William Gibson definitely has a very distinctive style, and I enjoyed the grungy, high-tech future he describes. Gibson’s style of writing evokes the state of mind of his characters at any given point, despite the fact that their stories are written from a 3rd person perspective. Gibson’s descriptions of locations in orbit and North America were filled with a sense of decay and disorder, though his descriptions of Europe (specifically Paris) did not really feel very fundamentally different from modern-day Paris to me. He also combines mysticism (in this case Haitian voodoo deities) with high technology (AIs and hackers) to interesting effect. Some aspects of his future do seem a bit dated, but, considering that this was written in 1986, I think that is to be expected.
The characters did not interest me quite as much as the ideas and the setting. For one thing, two of main characters, Turner and Marly, kind of felt like stereotypes of masculinity and femininity, respectively. For instance, Turner is introduced with explosions, casual violence, and loads of justified paranoia and posturing. Marly, on the other hand, is introduced amid shopping trips, chatting with her female friend, and dealing with emotional fallout from her treacherous, poisonous ex-boyfriend. I’m sure that there are perfectly decent people who fit parts of these stereotypes, but Turner and Marly didn’t seem to have all that much depth past their initial characterization. For me, it made it really difficult to relate to either of them.
Bobby Newmark, the “Count Zero” of the title, was the most interesting character to me. Unlike the other two, he is not really an expert in anything, and he is in way over his head. I was impressed with his resiliency, and with the way he constantly tried to make sense of and fit in with the bizarre new culture he’d been thrust into. He seems aware that people often see him as an idiot or a screw-up, but he doesn’t let that get him down. Out of the three main characters, I was most interested in the journey of Bobby Newmark.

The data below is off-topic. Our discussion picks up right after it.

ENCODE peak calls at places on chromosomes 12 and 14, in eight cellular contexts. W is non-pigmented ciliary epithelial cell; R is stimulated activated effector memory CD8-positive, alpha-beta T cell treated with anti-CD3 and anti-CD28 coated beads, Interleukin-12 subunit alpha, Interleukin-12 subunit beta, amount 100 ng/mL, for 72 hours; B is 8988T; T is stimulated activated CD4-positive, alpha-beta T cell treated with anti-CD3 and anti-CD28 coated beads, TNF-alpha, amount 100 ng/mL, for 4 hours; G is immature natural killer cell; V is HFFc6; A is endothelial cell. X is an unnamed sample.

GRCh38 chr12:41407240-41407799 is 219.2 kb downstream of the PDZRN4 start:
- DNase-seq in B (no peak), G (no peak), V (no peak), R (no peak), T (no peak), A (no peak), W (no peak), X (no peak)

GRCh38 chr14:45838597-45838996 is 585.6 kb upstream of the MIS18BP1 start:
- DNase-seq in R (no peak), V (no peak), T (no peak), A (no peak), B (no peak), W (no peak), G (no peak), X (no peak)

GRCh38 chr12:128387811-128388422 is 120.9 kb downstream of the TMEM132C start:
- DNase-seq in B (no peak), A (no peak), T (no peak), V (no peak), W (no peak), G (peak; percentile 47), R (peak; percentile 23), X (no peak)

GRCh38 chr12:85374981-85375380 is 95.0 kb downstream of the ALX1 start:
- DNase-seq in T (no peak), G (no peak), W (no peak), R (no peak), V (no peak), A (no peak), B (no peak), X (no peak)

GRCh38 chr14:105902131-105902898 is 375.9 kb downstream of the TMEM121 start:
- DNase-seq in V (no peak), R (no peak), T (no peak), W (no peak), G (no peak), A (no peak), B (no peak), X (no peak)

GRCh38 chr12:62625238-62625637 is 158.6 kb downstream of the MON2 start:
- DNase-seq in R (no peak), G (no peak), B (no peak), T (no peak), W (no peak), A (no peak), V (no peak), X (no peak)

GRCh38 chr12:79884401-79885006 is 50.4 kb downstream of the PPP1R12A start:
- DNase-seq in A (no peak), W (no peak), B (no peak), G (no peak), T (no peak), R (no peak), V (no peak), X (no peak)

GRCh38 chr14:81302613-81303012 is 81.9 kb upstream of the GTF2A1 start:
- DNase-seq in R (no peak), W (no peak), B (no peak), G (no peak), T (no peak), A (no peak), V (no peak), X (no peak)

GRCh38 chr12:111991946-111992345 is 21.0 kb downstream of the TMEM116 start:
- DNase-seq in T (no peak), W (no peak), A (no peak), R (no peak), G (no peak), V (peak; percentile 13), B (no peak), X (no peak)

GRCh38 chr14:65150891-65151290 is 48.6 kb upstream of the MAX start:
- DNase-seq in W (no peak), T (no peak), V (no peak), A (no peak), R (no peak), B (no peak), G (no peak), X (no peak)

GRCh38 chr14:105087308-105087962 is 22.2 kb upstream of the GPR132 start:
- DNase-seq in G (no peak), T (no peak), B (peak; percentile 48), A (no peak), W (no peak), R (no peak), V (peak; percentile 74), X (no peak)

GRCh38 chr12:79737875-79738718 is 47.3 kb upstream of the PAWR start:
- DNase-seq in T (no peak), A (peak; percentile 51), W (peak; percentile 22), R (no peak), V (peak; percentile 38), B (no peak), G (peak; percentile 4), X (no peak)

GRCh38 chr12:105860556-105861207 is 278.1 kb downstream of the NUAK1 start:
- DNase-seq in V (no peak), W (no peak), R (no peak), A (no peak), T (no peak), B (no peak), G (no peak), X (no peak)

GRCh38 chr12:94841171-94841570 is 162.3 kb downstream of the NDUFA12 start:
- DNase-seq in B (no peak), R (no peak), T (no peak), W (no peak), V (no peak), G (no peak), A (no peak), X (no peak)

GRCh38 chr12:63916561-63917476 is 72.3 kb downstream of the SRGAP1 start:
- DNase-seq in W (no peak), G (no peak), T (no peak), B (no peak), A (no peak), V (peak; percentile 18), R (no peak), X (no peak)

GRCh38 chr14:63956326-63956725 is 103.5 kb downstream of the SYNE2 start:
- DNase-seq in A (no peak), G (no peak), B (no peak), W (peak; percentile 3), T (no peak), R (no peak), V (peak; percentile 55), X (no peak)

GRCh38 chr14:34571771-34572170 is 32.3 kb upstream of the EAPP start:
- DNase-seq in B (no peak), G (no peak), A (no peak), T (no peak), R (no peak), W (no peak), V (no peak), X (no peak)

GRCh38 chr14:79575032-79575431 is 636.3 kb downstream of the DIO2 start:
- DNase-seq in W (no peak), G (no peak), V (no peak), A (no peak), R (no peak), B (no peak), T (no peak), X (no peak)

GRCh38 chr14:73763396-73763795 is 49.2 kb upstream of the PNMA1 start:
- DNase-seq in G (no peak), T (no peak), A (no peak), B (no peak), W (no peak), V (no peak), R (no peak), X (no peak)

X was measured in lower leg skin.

Gibson initially presents these three main characters separately, each with their own seemingly unrelated plot. As is usually the case when an author introduces multiple plotlines, the stories eventually come together, more or less. However, I didn’t get much of a sense of how the three stories might fit together until about midway through the book, so the three narratives seemed to move very slowly during the first half. The actual merging of the stories only really got under way much later, though the pace seemed to pick up dramatically as it happened. Though some of the events that led to the combining of the three stories felt a little contrived, I was pretty satisfied with how everything fit together in the end.
My Rating: 3.5/5
While it might not be the game changer of Neuromancer, Count Zero delivers an entertaining cyberpunk story. I enjoyed the descriptions of the grungy, ruined future communities, and Gibson’s style of prose is very expressive of the states of mind of his main characters. The story follows three characters with their own plotlines, which slowly come together toward the end. The characters were something of a weak point, in my opinion, and Marly and Turner in particular felt almost like stereotypical representations of gender. I was much more interested in Bobby Newmark (“Count Zero”), mostly because I enjoyed his persistence and self-conscious cockiness in the face of a situation he didn’t understand. The merging of the three stories came a little too late in the novel for me, and some of the plot points that drove that merging seemed a little artificial. Altogether, though, I thought the conclusion was coherent and satisfying.